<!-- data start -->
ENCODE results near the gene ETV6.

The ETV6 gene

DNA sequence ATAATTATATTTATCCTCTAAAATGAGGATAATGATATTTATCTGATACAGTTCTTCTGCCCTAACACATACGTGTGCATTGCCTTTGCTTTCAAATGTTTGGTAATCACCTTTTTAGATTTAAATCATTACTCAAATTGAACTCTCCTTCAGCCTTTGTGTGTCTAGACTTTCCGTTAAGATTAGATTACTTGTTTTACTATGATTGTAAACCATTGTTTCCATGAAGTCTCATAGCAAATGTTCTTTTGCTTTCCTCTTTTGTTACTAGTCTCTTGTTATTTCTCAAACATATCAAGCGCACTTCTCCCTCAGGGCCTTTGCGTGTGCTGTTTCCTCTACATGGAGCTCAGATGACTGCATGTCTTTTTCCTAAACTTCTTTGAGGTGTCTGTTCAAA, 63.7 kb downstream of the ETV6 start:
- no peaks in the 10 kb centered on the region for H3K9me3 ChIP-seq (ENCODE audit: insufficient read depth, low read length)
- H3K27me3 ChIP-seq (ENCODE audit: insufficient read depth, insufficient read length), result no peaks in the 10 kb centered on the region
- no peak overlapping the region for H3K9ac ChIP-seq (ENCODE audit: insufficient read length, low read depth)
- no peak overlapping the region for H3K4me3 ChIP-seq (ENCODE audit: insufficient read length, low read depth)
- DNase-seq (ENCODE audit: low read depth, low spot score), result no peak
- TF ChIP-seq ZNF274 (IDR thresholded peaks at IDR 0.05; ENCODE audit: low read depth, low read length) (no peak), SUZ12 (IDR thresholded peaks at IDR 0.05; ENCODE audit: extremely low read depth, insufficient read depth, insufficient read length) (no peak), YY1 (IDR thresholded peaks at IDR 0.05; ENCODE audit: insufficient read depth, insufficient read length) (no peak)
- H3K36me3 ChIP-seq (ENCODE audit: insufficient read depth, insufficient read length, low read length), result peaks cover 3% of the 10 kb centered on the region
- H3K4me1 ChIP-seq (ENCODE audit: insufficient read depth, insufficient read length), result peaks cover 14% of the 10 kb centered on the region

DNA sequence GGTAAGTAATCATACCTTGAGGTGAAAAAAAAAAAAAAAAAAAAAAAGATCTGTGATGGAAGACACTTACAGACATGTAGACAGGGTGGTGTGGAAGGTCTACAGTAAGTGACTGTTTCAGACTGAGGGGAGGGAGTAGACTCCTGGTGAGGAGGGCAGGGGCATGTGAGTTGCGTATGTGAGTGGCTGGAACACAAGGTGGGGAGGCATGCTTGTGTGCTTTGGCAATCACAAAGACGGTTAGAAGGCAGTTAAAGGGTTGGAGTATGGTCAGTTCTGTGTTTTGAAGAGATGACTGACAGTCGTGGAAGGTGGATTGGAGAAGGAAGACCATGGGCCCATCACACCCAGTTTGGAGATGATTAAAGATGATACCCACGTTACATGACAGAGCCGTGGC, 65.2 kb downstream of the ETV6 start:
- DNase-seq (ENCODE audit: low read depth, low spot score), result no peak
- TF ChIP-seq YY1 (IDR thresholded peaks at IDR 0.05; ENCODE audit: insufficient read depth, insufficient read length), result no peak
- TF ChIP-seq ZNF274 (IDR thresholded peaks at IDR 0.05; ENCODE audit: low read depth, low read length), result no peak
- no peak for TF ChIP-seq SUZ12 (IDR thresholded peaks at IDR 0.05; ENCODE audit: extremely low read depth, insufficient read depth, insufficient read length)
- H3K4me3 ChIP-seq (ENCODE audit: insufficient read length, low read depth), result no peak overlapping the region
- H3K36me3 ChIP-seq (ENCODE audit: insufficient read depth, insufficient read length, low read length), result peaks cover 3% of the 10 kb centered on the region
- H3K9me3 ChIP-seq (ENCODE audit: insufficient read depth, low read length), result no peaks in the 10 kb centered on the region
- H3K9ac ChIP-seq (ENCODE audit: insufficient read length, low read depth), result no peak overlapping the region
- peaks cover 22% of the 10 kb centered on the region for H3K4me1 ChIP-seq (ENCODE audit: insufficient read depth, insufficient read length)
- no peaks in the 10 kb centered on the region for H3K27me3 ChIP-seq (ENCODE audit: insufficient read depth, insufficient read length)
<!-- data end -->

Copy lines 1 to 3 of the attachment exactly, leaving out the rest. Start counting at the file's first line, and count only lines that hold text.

ENCODE results near the gene ETV6.

The ETV6 gene

DNA sequence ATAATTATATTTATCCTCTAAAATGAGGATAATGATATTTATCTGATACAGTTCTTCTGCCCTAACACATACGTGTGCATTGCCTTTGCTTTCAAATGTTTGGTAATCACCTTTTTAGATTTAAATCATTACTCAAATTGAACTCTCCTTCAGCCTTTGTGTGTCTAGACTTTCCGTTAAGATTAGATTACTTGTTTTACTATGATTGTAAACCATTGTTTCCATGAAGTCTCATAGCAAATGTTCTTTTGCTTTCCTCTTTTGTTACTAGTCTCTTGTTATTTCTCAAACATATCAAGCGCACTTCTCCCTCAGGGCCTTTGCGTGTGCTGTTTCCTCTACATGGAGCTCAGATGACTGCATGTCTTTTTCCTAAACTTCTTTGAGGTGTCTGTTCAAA, 63.7 kb downstream of the ETV6 start: